RA-Sustainable Ag. Division 2014/10 Completed The Rainforest Alliance has created a Gender Task Force to support internal consultation processes and feed into the on-going institutional Strategic Planning process. A working draft Gender Strategy is in place and currently disseminated within RA.
Country Strategies a. Develop country strategies including geographical focus, including growth areas per crop, high value biodiversity areas, and potential synergies with RA tourism and forestry
[Added: 2014/12/15] [Last Updated: 2016/08/19]
RA-Sustainable Ag. Division 2015/04 Completed The Rainforest Alliance strategic planning process contemplates the use of a landscape planning approach History
Strategic Alliances a. Explore the value to partner with a wide range of stakeholders, including national and local governments, academic sector, NGOs and other seals.
[Added: 2014/12/15]
RA-Sustainable Ag. Division 2015/04 Completed The Rainforest Alliance strategic planning process contemplates the use of a landscape planning approach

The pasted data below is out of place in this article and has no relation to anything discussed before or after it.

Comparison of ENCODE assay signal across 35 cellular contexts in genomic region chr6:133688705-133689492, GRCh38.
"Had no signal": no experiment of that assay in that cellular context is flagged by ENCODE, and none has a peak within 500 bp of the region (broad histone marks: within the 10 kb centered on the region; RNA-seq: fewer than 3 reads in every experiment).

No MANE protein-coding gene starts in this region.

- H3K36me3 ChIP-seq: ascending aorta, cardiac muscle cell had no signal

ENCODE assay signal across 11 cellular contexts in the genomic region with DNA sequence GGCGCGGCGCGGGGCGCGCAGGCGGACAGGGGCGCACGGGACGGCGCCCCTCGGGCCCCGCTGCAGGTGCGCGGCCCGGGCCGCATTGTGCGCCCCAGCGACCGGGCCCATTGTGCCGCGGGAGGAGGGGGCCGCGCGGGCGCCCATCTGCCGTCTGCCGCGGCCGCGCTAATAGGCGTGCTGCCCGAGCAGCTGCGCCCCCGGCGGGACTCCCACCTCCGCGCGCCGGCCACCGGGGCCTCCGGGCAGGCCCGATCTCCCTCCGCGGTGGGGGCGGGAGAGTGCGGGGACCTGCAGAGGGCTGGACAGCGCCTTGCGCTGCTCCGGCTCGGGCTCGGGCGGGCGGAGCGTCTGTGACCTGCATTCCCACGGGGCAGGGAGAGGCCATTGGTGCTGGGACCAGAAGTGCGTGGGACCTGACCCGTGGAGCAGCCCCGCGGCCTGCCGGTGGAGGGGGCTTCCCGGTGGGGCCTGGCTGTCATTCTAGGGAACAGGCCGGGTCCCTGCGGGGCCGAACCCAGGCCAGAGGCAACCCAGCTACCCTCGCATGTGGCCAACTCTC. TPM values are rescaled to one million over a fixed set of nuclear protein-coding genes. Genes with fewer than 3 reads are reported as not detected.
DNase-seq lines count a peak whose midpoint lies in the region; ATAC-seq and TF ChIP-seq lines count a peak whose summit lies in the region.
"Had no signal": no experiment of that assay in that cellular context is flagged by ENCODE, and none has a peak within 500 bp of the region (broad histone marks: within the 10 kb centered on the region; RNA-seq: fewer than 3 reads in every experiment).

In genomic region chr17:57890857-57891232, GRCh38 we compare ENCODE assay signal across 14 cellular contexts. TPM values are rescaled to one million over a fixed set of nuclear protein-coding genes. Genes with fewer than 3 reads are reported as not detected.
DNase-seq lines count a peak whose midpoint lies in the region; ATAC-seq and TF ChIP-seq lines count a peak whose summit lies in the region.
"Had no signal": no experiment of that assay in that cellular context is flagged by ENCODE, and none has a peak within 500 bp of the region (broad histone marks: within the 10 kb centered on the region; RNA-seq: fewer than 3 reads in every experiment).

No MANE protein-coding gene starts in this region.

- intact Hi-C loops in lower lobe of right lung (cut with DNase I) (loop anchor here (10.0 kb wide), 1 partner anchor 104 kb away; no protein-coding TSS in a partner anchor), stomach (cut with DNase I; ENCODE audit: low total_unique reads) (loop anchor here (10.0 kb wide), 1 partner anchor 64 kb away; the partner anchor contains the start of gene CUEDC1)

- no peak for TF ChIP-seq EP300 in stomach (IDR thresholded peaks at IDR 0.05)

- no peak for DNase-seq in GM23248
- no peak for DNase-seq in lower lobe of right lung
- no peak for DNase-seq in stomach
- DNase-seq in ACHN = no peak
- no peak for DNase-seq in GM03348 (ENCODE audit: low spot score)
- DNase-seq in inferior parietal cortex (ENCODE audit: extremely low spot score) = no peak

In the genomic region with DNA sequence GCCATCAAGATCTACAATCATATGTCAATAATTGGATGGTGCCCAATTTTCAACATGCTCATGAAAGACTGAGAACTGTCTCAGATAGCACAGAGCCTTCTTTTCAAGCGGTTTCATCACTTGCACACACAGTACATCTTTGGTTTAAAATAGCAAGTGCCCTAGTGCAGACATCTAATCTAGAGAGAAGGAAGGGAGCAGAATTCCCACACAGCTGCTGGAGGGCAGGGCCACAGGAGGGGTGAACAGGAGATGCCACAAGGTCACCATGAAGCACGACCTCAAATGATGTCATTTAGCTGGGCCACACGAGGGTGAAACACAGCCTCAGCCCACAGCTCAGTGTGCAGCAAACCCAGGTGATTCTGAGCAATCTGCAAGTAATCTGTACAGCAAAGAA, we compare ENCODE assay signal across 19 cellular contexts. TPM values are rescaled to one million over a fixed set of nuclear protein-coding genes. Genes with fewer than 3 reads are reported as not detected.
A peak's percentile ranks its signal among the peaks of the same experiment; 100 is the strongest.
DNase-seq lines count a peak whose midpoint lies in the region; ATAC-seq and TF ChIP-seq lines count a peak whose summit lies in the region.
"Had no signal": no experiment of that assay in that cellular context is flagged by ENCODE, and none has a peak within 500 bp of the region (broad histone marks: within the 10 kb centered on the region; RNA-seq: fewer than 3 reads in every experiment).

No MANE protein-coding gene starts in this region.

4. Recommendation: UNDP should develop a practical check-list (of things to consider for GEF project design and implementation. This check-list may be used as additional guidance for LPAC reviews. Things to consider including within this checklist are: For NGO execution with advanced disbursements, make sure there is a clear understanding of what budget categories mean for UNDP (according to its system) and have NGO define which categories are used within their own system for more precise expenditure report tracking and referencing between systems. M&E. Monitoring requirements of co-financing commitments and the periodicity of its reporting should be explicitly required within Project Document. Mainstreaming gender and poverty. UNDP should review thoroughly within project designs that gender, and poverty issues are addressed since project design phase including indicators. The characterization of the target population with gender and poverty variables will be useful for this requirement and may orient more targeted and realistic approach for capacity development. Communication plan. Knowledge management and communication of project finding and results should be clear within project design so that national parties may benefit along with the projects learning process. For regional projects. The establishment of National Committees with participation of GEF focal points, executor (NGO, or Governmental), and UNDP may also benefit a closer engagement, project follow-up, support on policy issues, and knowledge exchange. Project Budget. Make sure project funding increases gradually during first year of disbursement so that teams are set up and learning curve surpassed. For market approach initiatives, plan individual distributions for demand and supply components so project funding is not phased out too early.